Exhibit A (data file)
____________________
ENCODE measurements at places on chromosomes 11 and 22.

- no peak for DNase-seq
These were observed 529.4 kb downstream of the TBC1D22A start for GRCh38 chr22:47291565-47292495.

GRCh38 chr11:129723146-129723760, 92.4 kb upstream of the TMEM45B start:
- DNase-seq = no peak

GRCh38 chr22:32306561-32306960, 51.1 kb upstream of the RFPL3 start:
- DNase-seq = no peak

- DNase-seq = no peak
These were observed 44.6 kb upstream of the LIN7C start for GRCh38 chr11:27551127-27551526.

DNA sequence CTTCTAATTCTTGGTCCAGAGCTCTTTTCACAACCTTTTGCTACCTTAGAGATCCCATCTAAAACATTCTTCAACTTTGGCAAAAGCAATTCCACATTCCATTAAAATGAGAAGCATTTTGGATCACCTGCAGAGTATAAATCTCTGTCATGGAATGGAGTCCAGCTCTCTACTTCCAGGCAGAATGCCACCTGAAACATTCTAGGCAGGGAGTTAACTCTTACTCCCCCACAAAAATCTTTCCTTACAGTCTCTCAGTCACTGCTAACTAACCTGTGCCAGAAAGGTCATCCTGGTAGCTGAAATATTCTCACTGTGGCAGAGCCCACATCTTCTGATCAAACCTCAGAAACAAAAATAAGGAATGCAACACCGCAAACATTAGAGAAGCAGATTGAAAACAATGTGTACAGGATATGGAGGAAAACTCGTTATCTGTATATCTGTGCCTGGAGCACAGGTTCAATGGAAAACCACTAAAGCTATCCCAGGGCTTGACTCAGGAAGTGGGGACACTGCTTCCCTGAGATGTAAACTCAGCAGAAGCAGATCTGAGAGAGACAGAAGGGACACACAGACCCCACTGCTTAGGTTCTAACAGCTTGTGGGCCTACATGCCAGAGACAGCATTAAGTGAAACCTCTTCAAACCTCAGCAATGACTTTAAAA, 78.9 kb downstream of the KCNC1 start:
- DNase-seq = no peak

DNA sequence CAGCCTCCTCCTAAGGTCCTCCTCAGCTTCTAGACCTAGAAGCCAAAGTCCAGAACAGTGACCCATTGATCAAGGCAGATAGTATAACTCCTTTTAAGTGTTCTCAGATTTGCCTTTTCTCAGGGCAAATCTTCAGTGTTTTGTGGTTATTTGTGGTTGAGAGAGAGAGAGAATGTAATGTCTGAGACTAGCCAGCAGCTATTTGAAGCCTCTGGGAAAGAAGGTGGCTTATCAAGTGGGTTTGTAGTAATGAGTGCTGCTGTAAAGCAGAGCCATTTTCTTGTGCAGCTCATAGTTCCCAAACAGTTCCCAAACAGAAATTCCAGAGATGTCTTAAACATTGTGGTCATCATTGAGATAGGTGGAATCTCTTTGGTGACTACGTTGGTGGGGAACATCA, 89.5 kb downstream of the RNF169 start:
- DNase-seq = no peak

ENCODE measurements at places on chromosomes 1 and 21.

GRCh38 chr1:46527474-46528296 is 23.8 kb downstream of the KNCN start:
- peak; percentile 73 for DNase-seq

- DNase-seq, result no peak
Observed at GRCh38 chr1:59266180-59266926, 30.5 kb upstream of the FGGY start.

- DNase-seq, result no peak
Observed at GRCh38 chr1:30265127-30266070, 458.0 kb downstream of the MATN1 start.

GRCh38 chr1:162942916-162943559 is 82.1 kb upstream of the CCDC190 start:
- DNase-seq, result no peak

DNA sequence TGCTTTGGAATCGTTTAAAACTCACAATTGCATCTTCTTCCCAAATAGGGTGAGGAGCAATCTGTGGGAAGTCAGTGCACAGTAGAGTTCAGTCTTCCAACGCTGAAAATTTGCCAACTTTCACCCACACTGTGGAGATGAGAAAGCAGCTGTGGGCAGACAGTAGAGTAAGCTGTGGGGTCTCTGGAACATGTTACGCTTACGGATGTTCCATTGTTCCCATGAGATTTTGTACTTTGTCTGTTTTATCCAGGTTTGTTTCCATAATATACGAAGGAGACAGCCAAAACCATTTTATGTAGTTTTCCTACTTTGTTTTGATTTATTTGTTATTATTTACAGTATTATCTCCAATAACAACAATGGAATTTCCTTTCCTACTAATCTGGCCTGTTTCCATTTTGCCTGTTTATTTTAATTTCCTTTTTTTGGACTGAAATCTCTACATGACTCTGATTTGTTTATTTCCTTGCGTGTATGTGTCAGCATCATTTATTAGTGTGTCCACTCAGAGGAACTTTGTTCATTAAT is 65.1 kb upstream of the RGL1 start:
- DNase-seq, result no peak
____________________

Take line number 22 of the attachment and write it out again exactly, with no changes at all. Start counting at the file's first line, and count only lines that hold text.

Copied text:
- DNase-seq, result no peak